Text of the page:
More cinematic this time round, the master pushes the boundaries of what’s acceptable and inevitably he wins, again.

‘Before The Tears Came’ is available as a download album from



Text by Monika Izabela Trigwell
23rd June 2017

DELERIUM Mythologie

delerium-mythologie-a_w-medresDELERIUM originated in Canada as a side enterprise of FRONT LINE ASSEMBLY, with Bill Leeb as the only constant member.

Leeb and Michael Balch started off as darker ambient sound enthusiasts, but the evolution of line-up changes gradually migrated DELERIUM’s sound onto electronic dance.

Since, the venture has had an established career spanning over twenty nine years.

The strategic idea to use various vocalists on their projects, such as Jacqui Hunt of SINGLE GUN THEORY, Niels van Gogh, Sarah McLachlan, Kirsty Thirsk, Lisa Gerrard, Emily Haines of METRIC, Matthew Sweet or MEDIÆVAL BÆBES, has proven financially beneficial to the outings by DELERIUM. In fact, surpassing even FRONT LINE ASSEMBLY, who have always been known for having a cult following.

‘Mythologie’ is the fifteenth studio album by the Leeb-Fulber collaboration, with a helping hand from Jared Singerland and Craig Johnsen. It’s also DELERIUM’s first album released under the umbrella of Metropolis Records.

delerium-1-cr-eric-rodent-chesiakMimi Page guests on the opening ‘Blue Fires’; Page is an established LA based composer, vocalist and songwriter, mostly celebrated by her ethereal, cinematic vocal techniques and celestial soprano voice.

‘Blue Fires’ is very much a Page track; with atmospheric philosophy and dreamy sequences, it is a perfect opening to the opus.

‘Angels’ is the second out of four songs with Mimi Page in charge. Another JULEE CRUISE styled vocal, hauntingly beautiful, hovering over the extravaganza of synth, guitar and piano. ‘Made To Move’ and ‘Dark Visions’; the latter closing the production, continue with the LA songstress’ signature soprano, painting the sublime soundscapes characterised by layered synths and grandiose textures.

Phidel takes the reins on the second track, ‘Zero’. The Londoner, whose background was musicless, having grown up in a house where music was strictly forbidden, had to fight for her passion, which resulted in the production of some fabulous pieces, which have been extensively used in television ads and various campaigns.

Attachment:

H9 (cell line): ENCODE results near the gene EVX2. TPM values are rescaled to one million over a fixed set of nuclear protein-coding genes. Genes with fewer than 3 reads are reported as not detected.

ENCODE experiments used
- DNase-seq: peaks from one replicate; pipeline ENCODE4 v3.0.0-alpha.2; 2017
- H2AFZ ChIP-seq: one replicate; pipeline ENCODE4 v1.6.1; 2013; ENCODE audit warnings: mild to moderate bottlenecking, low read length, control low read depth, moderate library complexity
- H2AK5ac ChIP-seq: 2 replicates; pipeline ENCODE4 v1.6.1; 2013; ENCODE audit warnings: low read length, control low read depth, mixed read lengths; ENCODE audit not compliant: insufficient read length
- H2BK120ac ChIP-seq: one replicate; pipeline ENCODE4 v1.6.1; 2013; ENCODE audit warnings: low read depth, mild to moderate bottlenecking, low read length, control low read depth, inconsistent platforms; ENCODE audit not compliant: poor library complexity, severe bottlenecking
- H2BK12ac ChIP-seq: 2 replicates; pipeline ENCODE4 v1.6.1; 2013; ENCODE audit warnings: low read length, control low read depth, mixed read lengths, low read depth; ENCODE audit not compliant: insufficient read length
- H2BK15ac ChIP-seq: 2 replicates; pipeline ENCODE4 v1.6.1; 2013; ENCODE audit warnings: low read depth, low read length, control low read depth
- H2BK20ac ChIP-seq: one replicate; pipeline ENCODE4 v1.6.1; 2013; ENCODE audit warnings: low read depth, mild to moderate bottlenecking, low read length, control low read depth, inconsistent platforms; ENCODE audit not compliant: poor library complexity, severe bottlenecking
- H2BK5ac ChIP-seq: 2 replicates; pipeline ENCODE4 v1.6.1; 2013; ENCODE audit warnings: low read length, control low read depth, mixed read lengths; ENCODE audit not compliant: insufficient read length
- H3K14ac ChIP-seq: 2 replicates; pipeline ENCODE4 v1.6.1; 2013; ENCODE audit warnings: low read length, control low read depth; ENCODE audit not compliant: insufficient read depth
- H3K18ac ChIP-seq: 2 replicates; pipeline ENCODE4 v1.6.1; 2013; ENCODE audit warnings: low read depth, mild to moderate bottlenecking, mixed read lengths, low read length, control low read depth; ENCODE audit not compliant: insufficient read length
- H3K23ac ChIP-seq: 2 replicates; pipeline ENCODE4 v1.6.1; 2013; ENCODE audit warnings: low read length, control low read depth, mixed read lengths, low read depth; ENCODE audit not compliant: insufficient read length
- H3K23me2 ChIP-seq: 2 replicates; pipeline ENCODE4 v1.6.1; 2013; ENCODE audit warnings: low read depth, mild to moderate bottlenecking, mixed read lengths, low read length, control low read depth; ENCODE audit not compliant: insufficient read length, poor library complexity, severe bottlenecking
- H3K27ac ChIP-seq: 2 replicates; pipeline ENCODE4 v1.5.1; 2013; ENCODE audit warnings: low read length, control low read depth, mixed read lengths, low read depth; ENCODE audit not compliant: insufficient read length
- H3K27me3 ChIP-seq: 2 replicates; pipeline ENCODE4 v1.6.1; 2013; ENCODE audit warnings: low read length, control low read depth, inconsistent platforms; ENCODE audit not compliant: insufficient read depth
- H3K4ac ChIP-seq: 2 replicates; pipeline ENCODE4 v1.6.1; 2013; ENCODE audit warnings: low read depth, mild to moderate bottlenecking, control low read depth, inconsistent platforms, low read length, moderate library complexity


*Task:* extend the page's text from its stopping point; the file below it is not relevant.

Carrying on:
‘Zero’ resembles a FIFI RONG creation, with aptly programmed synths and generous amount of emancipated vocals. Phidel also features on ‘Rhitual’; an ambient piece with exquisite elements sounding like a renaissance of GOLDFRAPP’s ‘Voicething’.

‘Keep On Dreaming’ sees the acclaimed Swiss band LUNIK’s songstress Jaël, whose spellbindingly clear vocals adorned productions by SCHILLER, MICH GERBER and DELERIUM once before. The Svensen and Gieler remix of ‘After All’ went to number one in the UK dance charts in 2003.

delerium-8-col-2-cr-eric-rodent-chesiakThe New York born and LA based JES, co-wrote and lends her vocals to two pieces on ‘Mythologie’; ‘Stay’ and ‘Once In A Lifetime’. A well-known and celebrated producer and singer, a Grammy nominee and a host of her own radio show, the artist gracefully lifts the mood of ‘Stay’, which musically bears elements of Madonna’s ‘Frozen’. ‘Once In A Lifetime’ showcases the vocal abilities of JES over a perfect synth pop track.

‘Seven Gates Of Thebes’ is an instrumental gem, introducing ‘Ghost Requiem’ with Geri Soriano-Lightwood. The singer and songwriter of trip hop Supreme Beings Of Leisure characterises herself with the sultry vocal and seductive lyrics. The old record feel of this track resembles the productions by John Fryer on SILVER GHOST SHIMMER.

The last LA artist to collaborate on ‘ Mythologie ‘ is a vocalist and bass player Leah Randi. Randi is best known for playing bass in PINK’s band but she has previously collaborated with Leeb on FRONT LINE ASSEMBLY’s album ‘Civilisation’.

The two year period of completion for ‘Mythology’ pays off now. The album is wholesome, gratifying and wonderfully ethereal. Leeb’s use of various artists from three different countries, each with their own vision and incomparable vocal techniques, makes this collaboration a notable success. It truly is a production for the lovers of atmospheric, ambient and celestial music. And a very different style from FRONT LINE ASSEMBLY.

‘Mythologie’ is released by Metropolis Records, available as a download from https://metropolisrecords.bandcamp.com/album/mythologie



Text by Monika Izabela Trigwell
Photos by Eric ‘Rodent’ Chesiak
24th September 2016